Finger-painted masterpieces are precious to parents, but lately many schools are realizing that some of the artwork adorning their walls for decades is worthy of wider attention.
In Philadelphia, school officials recently announced that the district is home to nearly 1,200 pieces of fine art--paintings, murals, sculptures--worth an estimated $30 million. The collection includes works by Henry Ossawa Tanner, N.C. Wyeth and local boy Thomas Eakins, who was fond of painting portraits of principals.
"Eakins is one of our most important American painters," says Nora Heimann, an art historian at Catholic University in Washington, D.C. "If you picked a handful of great American painters, Eakins rises right to the top."
Paul Vallas, CEO of the Philadelphia district, brought the idea of taking stock of school art with him from his previous job as superintendent in Chicago. An inventory there during the mid-1990s uncovered about $20 million worth of art. The Los Angeles school district recently completed a four-year survey of its 85,000-piece collection of art and objects that turns out to be worth about $30 million. Schools in Boston and Pittsburgh now are hunting behind the trophy cases for masterpieces.
"School districts and cities across the country are finding that they, too, may be sitting on an incredible collection that needs to be rediscovered and then protected," says Kathleen Bernhardt-Hidvegi of Corporate Art Source, which performed the Philadelphia and Chicago inventories.
Up until World War II, it was fairly common for public schools to buy art, commission portraits or receive donations from alumni. Most such works were done by painters in their youth, a few of whom went on to become museum-quality. Today, a Tanner can fetch half a million dollars, but Woodrow Wilson Middle School in Philadelphia bought its Tanner back in 1937 for $35.
Governments haven't always shown the fortitude necessary to let art appreciate. Indeed, they are more likely to destroy holdings than care for them because of frequent changes in administration and competing priorities in budgeting. In some cases, art in the schools was not only neglected but kept in boiler rooms, basements and closets for which staff had a hard time finding the key. "Sometimes the corridor gets repainted during summer vacation," Bernhardt-Hidvegi says. "The art is taken down, put into storage and never goes up again."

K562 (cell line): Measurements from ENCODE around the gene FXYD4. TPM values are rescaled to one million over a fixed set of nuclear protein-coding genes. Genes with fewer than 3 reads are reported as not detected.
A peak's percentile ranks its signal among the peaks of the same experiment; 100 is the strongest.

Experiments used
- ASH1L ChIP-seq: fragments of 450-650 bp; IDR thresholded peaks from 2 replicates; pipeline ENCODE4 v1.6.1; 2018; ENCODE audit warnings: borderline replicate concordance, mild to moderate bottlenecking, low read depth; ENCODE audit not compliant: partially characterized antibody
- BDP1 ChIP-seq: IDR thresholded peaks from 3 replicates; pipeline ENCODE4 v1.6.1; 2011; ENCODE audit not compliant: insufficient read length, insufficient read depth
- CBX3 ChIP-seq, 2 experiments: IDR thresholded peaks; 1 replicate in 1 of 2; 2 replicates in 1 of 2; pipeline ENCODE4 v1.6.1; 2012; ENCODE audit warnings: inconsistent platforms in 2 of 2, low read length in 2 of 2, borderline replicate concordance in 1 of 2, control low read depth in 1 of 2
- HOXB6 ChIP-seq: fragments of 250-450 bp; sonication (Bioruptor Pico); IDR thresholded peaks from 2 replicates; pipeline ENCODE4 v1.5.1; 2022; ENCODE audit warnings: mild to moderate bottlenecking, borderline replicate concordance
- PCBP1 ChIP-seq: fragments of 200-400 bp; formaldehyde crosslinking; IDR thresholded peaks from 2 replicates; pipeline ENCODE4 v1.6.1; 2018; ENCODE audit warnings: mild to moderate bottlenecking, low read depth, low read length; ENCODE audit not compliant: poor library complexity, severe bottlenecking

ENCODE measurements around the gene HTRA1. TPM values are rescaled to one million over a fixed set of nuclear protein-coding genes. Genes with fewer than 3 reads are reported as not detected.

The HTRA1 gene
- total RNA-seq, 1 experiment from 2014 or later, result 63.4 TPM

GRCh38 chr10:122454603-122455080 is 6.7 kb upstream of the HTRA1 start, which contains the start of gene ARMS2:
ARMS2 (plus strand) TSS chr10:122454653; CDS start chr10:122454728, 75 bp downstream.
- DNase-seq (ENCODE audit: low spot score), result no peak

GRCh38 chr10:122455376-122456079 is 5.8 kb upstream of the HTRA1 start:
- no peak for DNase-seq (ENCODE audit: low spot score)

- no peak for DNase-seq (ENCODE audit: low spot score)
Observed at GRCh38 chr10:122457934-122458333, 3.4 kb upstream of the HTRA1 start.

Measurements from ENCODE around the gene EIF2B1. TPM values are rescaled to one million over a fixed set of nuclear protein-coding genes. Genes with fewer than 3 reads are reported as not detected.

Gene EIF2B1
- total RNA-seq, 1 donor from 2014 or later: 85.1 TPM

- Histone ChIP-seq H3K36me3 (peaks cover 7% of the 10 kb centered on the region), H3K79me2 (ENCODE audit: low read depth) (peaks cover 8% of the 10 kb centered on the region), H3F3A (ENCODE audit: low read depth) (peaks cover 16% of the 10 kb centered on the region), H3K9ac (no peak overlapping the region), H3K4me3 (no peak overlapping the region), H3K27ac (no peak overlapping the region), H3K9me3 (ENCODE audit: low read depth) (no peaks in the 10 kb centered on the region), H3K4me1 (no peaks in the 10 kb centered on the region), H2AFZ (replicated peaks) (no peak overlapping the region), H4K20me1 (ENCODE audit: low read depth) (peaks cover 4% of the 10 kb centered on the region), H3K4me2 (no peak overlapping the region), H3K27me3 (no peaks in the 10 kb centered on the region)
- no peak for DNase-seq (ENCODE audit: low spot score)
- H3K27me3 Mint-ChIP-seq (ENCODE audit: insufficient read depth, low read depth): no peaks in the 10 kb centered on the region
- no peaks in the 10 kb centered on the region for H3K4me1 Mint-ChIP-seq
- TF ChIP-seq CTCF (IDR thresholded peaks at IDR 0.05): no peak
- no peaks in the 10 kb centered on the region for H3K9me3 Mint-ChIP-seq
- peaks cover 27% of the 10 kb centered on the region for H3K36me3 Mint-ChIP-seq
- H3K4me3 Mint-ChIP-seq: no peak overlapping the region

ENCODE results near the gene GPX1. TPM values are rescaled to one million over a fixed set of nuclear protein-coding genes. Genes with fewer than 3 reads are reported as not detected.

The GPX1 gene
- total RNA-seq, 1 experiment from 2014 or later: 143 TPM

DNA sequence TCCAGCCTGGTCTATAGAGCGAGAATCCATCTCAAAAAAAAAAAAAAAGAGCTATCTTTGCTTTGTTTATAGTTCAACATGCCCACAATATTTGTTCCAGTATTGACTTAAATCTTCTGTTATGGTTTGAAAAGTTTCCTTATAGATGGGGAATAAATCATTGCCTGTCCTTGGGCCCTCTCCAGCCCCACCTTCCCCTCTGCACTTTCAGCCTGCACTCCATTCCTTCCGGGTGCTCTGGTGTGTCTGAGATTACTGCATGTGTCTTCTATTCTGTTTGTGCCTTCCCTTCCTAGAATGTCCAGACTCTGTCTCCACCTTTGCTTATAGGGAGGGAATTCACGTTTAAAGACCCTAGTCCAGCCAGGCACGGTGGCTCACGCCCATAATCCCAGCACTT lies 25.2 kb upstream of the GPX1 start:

Whether hidden or on display, neighborhood schools don't offer the most hospitable climate for an Eakins. In steamy Philadelphia, schools are mostly closed and not air-conditioned during the summer--just one of the preservation issues the district suddenly finds itself confronting. An advisory panel will weigh ideas about storage, how to use the works for art education and whether licensing reproductions could help pay for restoration.
The Chicago district published a catalog of its holdings and lent a work by E. Martin Hemmings to the Art Institute of Chicago for temporary display. In Bucks County, just outside of Philadelphia, the local school district has partnered for the past several years with the James A. Michener Art Museum to preserve and store its Pennsylvania impressionists, collected by a postwar superintendent who believed visual art should be part of students' daily lives.
The museum stores the paintings that aren't being shown, performs necessary preservation and helps educate both students and teachers about the works the district owns. The staff has secured $175,000 in state and federal grants for its "Art on the Move" program to bring and explain art to local students. In 1999, it held an exhibition based on the schools' collection, with text panels written by the kids.
In Philadelphia, now that the art has been found, a lot of it has been moved--in keeping with the spirit of the times--to a secure, undisclosed location. "It's great that we found this fantastic art collection, but now that we know it's there, we have some responsibility to secure it and preserve it," says district spokesman Fernando Gallard. "It's a nice problem to have."